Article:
Page 45 Review by Jonathan
Then came a reckoning, following that day, there were no more judges, there were no more juries...
There were just lawmen, and to a person, they were Rangers.
God save the republic.
God help the lawless.
God damn the guilty.
When the Rangers had finished with the judges, they turned on the politicians.
No thieves, no liars, and no whores were left alive.
I might have gone for hallelujah myself, once the politicians had all been dispensed with, but still. Of the first volume I wrote... This could easily prove to be Hickmans most comprehensive piece of speculative fiction yet. This first volume reads very, very much like the opening chapter to a prose novel, in is that rich with detailed promise of what is yet to come, and also to be revealed, of what precisely has transpired in the distant past to bring us to such an... unusual... time and place.
In that sense I could quite simply conclude this review by saying this is chapter two, for the dense, prose-like, tightly woven plot strands are only just beginning to start to teasingly unravel as we gradually learn more about our various protagonists, the complex alliances and arrangements that precariously politically balance their familiar but strange world, and their motivations as multitudinous Machiavellian schemes to undermine each other start to be revealed. They didnt get rid of all the thieving, lying, whoring politicians after all, then, what a surprise! The only person interested in outright head-on confrontation, though, is Death himself if that is what he really is, we still dont know but then his desire is altogether more simple: he just wants himself some good old fashioned revenge, pilgrim, and nothing is going to stand in his way. A true force of nature, then? Perhaps, perhaps, but I think there is more to learn about our cold-blooded killer too, and possibly for him to learn about himself...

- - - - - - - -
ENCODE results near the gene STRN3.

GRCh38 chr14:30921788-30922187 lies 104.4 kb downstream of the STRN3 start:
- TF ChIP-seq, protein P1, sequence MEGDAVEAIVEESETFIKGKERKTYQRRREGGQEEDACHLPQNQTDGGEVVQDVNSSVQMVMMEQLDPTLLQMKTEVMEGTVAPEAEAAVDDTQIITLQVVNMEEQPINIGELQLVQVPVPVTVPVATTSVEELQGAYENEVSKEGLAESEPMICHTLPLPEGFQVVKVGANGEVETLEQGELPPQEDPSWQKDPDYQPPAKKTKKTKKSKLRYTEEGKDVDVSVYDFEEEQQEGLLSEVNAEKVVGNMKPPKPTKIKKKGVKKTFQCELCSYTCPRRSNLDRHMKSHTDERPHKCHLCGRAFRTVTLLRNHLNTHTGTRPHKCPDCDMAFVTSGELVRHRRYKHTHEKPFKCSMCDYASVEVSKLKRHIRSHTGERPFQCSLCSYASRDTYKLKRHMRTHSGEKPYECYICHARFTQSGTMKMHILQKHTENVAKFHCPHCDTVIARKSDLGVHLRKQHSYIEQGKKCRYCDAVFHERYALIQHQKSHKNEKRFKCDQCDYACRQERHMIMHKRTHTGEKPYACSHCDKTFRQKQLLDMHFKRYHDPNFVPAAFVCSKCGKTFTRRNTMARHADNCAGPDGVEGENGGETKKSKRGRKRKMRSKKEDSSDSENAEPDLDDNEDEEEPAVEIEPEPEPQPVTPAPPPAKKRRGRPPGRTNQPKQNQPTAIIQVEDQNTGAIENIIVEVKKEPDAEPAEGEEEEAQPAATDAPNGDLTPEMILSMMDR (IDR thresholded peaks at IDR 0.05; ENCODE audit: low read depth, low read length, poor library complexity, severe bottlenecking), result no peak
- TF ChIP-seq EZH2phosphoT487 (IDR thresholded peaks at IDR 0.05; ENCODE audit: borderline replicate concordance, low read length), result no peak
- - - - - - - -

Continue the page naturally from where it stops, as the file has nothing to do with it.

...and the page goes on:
There are still so many things which remain frustratingly obscure or unclear, not least how the mysterious, prophetic Message itself fits in or indeed came about, but at this point Hickman has done nothing to disavow me of the opinion this is easily his finest speculative fictional work to date.